Many thanks to Tristan Morris for creating a beautiful illustrated hardcover print edition of the site

moderately geeky  moderately geeky

Case 184


Jinyu, the Abbess Over All Clans And Concerns, was inspecting the doings of her temple when she happened upon one of the new mobile-application developers, toiling away at his desk. She peered over the monk’s shoulder to see what he was working on, but his screen showed only tiny black squares pulsating on a white field. Jinyu rapped the monk’s head lightly with her cane.

“Explain,” said the Abbess, pointing her cane at the screen.

“I have devised a new sparse data structure,” said the monk, “and I wished to see if I could use it to implement an efficient simulation of the game of ‘Life’.

The monk tapped a button on his tablet’s screen, clearing it to a solid white. He then drew a jagged black line across it with a stylus. When he tapped this same button again the black line burst open, spreading across the display like pixellated confetti.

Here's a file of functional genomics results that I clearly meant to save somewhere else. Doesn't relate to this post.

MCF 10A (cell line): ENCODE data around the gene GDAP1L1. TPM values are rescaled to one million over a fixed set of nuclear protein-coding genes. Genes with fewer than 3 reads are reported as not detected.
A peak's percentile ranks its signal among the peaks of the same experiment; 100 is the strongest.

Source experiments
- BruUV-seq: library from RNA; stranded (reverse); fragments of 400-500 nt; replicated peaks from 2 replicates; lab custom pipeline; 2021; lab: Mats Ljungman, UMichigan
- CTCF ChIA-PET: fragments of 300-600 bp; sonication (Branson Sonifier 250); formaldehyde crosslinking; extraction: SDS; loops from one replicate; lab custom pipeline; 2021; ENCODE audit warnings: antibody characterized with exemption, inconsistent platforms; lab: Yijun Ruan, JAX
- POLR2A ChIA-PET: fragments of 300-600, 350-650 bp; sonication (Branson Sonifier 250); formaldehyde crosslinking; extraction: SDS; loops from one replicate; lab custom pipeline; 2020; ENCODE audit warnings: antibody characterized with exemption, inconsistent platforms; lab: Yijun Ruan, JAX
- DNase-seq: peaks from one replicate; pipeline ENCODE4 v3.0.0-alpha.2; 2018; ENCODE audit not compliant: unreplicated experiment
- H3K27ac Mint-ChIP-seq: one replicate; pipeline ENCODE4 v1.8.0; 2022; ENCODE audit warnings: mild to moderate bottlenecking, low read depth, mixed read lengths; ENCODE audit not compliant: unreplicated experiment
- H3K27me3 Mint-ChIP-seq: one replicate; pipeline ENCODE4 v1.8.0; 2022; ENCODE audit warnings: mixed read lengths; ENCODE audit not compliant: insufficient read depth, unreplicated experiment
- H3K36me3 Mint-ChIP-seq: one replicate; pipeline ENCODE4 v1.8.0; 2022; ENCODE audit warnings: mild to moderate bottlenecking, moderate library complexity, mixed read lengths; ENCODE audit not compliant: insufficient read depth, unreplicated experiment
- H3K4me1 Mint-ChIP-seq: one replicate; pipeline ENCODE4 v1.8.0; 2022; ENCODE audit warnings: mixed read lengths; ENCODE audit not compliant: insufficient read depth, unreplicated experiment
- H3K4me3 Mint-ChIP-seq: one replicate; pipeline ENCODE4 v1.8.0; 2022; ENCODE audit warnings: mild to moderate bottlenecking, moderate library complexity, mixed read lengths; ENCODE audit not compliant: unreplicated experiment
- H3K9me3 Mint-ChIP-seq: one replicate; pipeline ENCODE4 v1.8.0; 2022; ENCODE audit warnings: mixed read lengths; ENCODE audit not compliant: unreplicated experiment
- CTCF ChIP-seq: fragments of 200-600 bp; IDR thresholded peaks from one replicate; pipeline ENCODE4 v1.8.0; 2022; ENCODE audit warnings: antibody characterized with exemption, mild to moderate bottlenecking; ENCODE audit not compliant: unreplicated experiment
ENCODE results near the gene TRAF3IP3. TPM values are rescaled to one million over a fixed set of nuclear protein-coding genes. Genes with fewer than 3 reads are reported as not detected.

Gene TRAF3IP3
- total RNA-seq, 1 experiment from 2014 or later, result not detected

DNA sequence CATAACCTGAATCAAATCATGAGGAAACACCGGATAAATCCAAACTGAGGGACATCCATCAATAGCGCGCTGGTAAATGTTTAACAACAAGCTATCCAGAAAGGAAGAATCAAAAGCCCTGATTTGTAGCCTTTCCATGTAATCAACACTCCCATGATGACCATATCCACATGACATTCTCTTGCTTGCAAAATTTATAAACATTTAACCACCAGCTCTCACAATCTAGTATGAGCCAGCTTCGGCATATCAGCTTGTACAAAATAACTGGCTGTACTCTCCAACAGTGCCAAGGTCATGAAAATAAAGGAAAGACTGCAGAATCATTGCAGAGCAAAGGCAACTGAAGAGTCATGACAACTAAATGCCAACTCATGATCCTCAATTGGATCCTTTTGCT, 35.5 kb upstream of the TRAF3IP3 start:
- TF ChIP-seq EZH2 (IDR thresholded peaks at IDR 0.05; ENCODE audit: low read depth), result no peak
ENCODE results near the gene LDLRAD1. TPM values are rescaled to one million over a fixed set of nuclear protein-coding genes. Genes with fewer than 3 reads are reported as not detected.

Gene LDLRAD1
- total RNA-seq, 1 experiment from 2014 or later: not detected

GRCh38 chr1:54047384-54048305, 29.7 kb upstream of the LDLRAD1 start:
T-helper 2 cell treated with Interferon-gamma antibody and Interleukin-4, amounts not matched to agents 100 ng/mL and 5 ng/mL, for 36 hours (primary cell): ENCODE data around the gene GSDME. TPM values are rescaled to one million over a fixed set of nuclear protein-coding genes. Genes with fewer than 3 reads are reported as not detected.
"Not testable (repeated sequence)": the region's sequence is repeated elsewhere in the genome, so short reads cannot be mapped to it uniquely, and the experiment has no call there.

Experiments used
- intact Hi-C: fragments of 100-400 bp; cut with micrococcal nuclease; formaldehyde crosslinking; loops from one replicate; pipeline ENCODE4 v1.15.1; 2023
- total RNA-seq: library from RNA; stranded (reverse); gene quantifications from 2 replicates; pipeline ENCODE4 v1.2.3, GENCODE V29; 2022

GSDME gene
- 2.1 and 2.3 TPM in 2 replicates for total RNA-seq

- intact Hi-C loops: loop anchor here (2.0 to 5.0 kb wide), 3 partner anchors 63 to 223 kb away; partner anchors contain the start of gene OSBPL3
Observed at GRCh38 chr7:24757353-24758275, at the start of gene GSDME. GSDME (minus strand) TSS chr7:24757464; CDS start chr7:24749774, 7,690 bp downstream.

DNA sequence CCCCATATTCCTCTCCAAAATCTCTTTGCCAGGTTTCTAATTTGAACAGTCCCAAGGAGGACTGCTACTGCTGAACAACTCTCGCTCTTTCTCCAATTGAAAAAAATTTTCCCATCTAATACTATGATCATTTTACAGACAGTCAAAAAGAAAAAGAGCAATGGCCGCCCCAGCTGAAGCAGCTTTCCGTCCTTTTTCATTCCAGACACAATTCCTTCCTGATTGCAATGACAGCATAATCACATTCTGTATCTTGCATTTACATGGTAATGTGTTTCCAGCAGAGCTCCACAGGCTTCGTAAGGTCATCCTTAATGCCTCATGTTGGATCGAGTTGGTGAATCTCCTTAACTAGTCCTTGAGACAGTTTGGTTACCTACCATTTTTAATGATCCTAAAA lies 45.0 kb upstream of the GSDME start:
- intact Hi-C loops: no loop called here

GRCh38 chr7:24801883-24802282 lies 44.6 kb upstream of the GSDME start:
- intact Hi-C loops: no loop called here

Jinyu frowned. “So this is ‘Life’, is it?”

The monk nodded nervously.

Jinyu cleared the screen as she’d seen the monk do. Then she took up the stylus and wrote neatly across the display:


When she tapped the button again, the words immediately putrefied and dissolved into a squirming puddle of black and white maggots. From the maggots rose swarms of black-pixel flies: scattering, multiplying, clashing, dying. Black scavenger ants left the decimated corpses, gliding away in unison to unknowable destinies at infinity. In a short time all that was left was a great white desert, where a few lonely specks of dust quivered in a faint, invisible wind.

Jinyu gave the tablet back to the monk. “A most accurate simulation.”

* The hover text of the illustration is from Dave Matthews Band’s “Ants Marching”, which fits nicely with the theme. And if you really want your mind blown, check out this wonderful implementation of Life in Life.